Impeachment of 4 judges sought

CHARLESTON — Deciding that the West Virginia Supreme Court of Appeals needs a clean slate, the House Judiciary Committee passed 14 out of 16 articles of impeachment against all sitting justices.

The committee, which was tasked with investigating the supreme court six weeks ago when Gov. Jim Justice called the West Virginia Legislature into special session June 26, was presented with 14 articles of impeachment Tuesday morning in the House Chamber.

While most of the articles of impeachment were brought against Allen Loughry, the committee approved articles against Robin Davis, Margaret Workman and Beth Walker, the newest justice on the court.

“I think the overwhelming evidence that we saw is there is a culture here, an atmosphere, of entitlement and cavalier indifference to the expenditure of taxpayer money,” said Delegate John Shott, R-Mercer, the chairman of the House Judiciary Committee. “It’s unfortunate that the entire court seems to be infected by that atmosphere. We felt like we had no choice but to recommend impeachment for each and every justice.”

Articles one, five, 11 and 14 accuse Loughry, Workman and Davis of violating state code by overpaying senior status judges. The committee heard testimony from the court’s finance director Monday detailing this practice.

Senior status judges — retired judges called in to fill temporary vacancies — receive $435 per diem when presiding but can’t make more than $20,000 due to their retirement status. They also can’t make more than a sitting circuit judge — $126,000 — according to state code. To get around the state Consolidated Public Retirement Board, the supreme court would change the employment status of senior status judges to contract employees. Only chief justices could sign off on this practice.

In article two, all justices were charged with failing to discharge the duties of their office. Testimony heard over the course of the impeachment investigation focused on court use of taxpayer dollars for working lunches costing more than $42,000 over five years, more than $114,000 in framing, $1.5 million in office renovations, and using state equipment for personal use.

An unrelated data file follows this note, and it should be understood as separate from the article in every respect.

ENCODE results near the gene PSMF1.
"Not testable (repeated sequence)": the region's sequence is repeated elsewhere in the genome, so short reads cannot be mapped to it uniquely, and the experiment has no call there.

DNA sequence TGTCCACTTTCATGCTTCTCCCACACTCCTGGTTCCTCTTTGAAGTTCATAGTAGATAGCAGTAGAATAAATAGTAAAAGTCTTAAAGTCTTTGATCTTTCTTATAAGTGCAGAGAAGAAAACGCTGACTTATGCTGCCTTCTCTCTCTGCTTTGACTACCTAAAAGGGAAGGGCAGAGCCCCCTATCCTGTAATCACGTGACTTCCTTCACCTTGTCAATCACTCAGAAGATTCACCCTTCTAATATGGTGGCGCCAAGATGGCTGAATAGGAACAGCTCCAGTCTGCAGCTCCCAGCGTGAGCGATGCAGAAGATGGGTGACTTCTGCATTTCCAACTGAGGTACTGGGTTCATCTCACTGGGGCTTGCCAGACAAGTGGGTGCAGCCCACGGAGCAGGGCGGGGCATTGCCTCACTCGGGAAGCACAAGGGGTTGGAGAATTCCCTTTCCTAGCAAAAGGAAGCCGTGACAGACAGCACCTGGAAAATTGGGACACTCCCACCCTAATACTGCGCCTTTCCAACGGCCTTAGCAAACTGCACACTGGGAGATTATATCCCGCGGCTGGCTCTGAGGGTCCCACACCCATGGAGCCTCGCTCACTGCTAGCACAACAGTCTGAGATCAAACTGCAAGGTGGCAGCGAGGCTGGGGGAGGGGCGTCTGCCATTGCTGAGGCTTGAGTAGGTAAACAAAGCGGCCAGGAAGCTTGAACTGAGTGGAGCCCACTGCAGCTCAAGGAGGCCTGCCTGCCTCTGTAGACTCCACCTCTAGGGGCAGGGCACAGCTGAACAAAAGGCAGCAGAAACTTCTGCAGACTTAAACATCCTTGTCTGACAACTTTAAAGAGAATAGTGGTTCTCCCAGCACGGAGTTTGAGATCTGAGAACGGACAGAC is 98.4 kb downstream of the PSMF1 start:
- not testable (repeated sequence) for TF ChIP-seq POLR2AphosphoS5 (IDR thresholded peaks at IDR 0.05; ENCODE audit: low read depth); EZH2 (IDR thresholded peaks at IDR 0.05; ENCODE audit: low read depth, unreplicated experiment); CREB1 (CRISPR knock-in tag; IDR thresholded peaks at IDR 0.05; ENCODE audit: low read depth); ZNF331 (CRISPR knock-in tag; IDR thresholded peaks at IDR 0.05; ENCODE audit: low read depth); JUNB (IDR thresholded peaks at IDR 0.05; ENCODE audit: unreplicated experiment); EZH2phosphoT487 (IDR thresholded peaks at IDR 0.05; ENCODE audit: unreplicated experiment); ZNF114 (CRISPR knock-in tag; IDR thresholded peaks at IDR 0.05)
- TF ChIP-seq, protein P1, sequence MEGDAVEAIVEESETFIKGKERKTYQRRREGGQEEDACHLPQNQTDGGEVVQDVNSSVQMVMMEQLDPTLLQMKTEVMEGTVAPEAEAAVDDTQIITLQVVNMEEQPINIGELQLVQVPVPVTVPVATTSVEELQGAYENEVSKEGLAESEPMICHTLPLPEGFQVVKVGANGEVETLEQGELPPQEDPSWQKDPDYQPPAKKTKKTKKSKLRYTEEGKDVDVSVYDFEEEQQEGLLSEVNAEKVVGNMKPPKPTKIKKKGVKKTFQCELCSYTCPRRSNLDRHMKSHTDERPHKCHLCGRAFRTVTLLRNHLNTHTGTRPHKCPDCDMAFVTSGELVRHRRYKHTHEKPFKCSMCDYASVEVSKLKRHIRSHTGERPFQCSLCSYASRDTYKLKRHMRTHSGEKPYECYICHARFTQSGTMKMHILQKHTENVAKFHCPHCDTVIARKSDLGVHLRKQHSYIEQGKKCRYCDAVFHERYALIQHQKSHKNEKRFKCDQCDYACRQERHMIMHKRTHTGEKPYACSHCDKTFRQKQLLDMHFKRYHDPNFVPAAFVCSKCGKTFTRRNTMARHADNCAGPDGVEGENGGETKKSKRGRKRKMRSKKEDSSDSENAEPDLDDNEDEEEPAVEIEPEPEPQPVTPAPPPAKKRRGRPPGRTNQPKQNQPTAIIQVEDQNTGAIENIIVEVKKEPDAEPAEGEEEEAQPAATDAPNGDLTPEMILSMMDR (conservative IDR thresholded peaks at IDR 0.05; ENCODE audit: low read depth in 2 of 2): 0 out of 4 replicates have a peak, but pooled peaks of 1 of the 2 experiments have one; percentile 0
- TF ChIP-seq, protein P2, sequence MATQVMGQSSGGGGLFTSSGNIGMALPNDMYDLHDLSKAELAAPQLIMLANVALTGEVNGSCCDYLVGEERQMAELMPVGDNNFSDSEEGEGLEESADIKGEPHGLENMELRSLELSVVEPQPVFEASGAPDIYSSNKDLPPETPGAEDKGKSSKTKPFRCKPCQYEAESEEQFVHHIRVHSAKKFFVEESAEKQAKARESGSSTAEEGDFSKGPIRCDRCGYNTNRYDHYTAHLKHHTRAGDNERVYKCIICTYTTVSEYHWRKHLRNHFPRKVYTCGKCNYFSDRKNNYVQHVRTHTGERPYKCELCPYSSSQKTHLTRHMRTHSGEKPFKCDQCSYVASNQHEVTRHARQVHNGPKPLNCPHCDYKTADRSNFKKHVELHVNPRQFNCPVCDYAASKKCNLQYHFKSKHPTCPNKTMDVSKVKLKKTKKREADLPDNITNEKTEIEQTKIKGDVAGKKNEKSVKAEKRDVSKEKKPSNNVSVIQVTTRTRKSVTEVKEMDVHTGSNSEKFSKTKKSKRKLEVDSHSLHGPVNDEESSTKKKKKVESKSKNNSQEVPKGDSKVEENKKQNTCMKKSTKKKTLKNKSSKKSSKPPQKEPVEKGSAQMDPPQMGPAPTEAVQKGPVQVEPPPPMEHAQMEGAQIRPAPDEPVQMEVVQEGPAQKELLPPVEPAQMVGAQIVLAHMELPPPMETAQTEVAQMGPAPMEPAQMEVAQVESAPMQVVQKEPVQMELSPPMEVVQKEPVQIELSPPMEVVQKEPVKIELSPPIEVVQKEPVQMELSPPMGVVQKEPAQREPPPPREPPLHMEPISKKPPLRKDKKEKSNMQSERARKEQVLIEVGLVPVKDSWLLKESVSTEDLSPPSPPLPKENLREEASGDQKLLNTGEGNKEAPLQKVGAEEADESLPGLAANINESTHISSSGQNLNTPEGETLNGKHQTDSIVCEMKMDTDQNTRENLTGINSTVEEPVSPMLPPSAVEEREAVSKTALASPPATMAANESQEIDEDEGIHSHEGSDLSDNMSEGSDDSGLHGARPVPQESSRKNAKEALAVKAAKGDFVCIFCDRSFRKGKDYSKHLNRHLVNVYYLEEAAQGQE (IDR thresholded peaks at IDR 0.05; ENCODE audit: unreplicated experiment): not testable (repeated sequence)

The court had no policies and provided no oversight regarding purchasing or travel. The committee also learned that the justices are not subject to the state Ethics Act, according to the state Auditor’s Office.

“I agree that all of these things should have been done,” said Delegate Barbara Fleischauer, minority chair for the committee. “I think that adopting a resolution that would eliminate the entire sitting supreme court of the State of West Virginia because they didn’t have policies that prevented some behavior we all find very troubling is reckless.”

Most of the articles were aimed squarely at Loughry, who is already facing a 23-count federal indictment and 32-count complaint from the state Judicial investigation Commission for misuse of his office. Articles three through seven accused Loughry of taking an antique desk and a couch donated to the court to his home, using state computers for his family’s personal use, and using state vehicles and fuel cards on personal trips.

Article seven focused on Loughry’s expensive office renovations and furnishings. Taxpayers spent $264,301 for Loughry’s office renovations, plus $7,500 for an inlaid wooden floor of the State of West Virginia, and $32,000 on a suede couch. Judiciary committee members toured the justice’s office Monday, including Loughry’s.

Delegate John Overington, R-Berkeley, held up a Big Lots ad and pointed out the modest costs of the couches and loveseats listed inside.

“This is what I think average West Virginians are looking at for paying for their sofas. It is insulting,” Overington said. “I sat down in that sofa upstairs and it didn’t seem that different from the sofas I’ve sat in.”

Democrats on the committee pushed back on article seven. While many expressed outrage at the spending by justices, the minority members said the court has control over its own spending. Voters will be able to vote for an amendment to the state constitution that will give budgetary oversight to the legislature in November.

“By the rules they had over there being in control of their own budget, (Loughry) was allowed to do that,” said Delegate Mike Pushkin, D-Kanawha. “Had he owned it or paid it back, it would have been quite different.”

“I am troubled by the spending, but I’m not willing to go that far,” Fleischauer said, referring to the article as a “coup.” Article seven passed with 21-3 vote.